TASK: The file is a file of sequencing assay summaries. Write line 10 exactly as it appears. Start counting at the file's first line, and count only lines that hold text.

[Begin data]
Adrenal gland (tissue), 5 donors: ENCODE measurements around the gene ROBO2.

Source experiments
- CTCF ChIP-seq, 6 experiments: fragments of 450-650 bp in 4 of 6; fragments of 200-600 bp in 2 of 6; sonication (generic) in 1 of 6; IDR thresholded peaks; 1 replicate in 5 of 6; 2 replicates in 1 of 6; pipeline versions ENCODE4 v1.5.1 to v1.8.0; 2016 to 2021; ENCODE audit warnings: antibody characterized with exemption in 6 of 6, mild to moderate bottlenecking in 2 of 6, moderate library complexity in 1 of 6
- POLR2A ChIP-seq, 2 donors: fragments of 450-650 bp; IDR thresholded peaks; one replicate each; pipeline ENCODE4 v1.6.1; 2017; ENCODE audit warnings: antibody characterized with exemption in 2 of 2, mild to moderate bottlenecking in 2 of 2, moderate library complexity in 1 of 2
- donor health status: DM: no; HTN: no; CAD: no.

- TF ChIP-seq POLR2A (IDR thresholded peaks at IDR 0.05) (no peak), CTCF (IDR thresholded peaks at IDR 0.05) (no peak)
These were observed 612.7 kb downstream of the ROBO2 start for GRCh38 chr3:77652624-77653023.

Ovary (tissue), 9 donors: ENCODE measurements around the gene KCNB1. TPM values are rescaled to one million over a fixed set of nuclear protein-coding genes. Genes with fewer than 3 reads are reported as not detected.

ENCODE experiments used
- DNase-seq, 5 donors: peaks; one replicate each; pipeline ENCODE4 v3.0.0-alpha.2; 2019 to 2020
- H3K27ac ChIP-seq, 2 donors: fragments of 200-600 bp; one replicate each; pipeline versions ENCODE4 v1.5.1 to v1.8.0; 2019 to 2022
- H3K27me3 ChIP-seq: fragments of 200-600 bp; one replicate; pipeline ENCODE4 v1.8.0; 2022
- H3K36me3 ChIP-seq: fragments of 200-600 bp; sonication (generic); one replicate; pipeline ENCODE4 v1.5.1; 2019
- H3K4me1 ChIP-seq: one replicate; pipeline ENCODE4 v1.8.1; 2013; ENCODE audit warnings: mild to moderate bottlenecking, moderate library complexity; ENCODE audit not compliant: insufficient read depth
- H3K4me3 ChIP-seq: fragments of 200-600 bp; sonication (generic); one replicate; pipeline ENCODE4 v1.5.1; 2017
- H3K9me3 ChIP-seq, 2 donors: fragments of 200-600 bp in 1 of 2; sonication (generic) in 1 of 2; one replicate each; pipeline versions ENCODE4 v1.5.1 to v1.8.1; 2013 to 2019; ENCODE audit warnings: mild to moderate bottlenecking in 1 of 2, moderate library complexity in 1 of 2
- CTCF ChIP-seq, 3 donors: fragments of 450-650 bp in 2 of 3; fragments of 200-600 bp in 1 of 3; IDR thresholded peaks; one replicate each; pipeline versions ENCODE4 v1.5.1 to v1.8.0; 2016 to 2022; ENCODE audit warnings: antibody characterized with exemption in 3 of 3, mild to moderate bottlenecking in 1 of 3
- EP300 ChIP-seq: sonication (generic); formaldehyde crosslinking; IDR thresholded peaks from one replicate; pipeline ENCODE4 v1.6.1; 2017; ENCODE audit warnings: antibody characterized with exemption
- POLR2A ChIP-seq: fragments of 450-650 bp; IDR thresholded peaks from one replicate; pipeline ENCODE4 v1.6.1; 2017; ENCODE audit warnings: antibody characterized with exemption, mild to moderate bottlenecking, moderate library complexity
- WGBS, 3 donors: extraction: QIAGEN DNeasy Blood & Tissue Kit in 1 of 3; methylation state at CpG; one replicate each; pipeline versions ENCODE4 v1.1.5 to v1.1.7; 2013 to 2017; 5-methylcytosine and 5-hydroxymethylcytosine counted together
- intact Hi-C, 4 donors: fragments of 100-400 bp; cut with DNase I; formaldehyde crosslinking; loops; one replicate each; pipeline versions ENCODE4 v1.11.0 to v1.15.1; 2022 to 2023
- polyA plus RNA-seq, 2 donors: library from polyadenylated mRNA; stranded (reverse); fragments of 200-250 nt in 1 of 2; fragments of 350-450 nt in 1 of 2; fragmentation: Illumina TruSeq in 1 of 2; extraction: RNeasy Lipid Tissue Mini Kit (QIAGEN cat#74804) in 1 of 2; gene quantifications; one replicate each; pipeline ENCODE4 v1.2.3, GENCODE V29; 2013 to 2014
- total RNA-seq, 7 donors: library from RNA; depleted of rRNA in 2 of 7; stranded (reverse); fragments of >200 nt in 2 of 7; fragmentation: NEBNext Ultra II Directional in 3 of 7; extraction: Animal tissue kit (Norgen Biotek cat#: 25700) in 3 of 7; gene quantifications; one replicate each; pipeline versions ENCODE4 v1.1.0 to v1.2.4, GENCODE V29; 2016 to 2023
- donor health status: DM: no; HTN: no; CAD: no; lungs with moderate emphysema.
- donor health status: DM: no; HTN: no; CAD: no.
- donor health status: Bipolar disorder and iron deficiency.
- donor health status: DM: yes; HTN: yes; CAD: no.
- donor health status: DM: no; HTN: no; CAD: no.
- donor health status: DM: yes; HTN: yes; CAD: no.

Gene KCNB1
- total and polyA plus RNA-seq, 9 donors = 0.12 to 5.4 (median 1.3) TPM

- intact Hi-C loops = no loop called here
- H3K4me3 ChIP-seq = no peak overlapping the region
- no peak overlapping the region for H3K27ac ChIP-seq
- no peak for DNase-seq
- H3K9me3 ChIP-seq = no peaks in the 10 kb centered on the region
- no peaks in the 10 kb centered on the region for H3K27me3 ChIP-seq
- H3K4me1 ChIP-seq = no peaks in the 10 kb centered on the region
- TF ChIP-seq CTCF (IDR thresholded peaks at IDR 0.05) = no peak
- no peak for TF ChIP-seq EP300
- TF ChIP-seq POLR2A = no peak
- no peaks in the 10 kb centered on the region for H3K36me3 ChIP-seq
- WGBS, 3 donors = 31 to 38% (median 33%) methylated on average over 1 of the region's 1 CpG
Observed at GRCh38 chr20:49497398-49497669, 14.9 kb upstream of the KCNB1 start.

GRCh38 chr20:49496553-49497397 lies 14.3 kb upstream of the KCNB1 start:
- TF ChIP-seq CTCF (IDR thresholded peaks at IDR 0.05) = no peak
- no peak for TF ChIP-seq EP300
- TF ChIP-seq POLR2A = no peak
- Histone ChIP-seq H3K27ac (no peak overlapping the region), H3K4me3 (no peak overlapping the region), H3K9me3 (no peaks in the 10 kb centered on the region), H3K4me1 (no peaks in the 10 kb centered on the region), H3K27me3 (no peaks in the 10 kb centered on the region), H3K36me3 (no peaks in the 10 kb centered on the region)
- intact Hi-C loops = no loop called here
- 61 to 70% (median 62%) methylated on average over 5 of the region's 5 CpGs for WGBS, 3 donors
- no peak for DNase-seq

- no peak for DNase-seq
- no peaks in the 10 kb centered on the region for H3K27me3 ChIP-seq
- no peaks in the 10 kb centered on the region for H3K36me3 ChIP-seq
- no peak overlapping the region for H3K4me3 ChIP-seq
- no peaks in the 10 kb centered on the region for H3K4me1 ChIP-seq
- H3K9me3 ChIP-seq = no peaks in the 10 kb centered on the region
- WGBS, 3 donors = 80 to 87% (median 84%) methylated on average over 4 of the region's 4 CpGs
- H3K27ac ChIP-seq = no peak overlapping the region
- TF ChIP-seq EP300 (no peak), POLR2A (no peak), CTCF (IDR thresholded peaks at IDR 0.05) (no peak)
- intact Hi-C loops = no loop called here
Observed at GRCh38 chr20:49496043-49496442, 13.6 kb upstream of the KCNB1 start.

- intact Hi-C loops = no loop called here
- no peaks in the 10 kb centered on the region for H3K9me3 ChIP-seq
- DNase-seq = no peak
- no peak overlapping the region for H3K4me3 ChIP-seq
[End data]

- DNase-seq, 5 donors: peaks; one replicate each; pipeline ENCODE4 v3.0.0-alpha.2; 2019 to 2020